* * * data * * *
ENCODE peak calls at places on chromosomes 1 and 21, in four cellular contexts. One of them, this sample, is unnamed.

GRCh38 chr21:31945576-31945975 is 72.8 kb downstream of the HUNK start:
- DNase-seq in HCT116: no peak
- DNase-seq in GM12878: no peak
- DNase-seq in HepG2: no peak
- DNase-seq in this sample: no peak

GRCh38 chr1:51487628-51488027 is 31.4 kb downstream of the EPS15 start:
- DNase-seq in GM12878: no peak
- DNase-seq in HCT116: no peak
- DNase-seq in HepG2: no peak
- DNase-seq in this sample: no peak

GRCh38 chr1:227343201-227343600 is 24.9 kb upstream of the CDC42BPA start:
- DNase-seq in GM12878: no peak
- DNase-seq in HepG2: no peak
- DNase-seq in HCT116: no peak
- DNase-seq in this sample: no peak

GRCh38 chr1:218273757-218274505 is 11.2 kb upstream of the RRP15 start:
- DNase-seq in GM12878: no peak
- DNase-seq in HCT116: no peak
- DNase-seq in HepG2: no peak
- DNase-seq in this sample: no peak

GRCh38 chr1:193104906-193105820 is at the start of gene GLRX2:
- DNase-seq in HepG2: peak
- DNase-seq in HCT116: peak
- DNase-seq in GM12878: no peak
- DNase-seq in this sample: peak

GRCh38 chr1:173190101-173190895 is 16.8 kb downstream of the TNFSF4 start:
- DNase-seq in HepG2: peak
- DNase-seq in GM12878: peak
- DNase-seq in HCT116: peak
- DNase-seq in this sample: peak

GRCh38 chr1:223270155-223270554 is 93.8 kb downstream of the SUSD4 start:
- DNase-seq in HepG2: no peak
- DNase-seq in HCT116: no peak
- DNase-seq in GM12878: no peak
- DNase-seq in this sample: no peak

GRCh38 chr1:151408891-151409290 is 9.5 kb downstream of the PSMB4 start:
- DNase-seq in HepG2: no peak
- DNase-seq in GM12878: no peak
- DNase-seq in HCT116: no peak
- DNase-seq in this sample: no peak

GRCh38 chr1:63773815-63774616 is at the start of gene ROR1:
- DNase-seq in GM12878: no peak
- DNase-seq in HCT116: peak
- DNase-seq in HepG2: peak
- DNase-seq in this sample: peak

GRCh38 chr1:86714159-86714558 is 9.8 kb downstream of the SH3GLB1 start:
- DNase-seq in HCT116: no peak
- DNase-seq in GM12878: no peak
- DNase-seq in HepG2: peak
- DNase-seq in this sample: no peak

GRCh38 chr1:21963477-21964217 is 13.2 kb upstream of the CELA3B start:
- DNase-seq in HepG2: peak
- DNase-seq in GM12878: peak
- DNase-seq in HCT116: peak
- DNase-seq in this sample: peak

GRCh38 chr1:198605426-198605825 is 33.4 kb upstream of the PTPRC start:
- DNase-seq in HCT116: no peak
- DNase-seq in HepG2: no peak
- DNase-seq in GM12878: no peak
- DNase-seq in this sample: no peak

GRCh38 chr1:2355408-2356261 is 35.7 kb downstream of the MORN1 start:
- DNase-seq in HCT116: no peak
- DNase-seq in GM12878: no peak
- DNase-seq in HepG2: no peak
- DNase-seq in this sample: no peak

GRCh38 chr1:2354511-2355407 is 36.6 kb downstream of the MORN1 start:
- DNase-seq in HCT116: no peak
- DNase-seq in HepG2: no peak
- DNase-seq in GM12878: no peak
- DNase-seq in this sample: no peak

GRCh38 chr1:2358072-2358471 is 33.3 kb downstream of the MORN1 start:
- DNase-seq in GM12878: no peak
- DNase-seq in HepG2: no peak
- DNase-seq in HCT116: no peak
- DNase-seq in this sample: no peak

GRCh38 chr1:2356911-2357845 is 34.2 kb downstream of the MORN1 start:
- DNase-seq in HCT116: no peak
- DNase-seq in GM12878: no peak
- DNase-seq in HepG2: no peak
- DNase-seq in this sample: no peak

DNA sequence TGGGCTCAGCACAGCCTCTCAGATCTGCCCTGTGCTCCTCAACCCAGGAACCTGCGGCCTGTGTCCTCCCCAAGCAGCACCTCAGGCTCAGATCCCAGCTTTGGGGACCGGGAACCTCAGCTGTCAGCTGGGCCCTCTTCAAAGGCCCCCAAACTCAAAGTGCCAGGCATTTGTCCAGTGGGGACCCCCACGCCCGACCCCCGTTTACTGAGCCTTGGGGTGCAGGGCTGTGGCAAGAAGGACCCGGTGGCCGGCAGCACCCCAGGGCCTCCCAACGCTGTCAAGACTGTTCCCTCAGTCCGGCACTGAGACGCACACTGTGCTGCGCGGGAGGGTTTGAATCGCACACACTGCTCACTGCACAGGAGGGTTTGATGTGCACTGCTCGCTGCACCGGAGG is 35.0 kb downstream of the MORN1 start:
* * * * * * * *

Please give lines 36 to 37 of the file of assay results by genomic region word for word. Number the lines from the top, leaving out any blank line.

- DNase-seq in this sample: no peak

GRCh38 chr1:151408891-151409290 is 9.5 kb downstream of the PSMB4 start: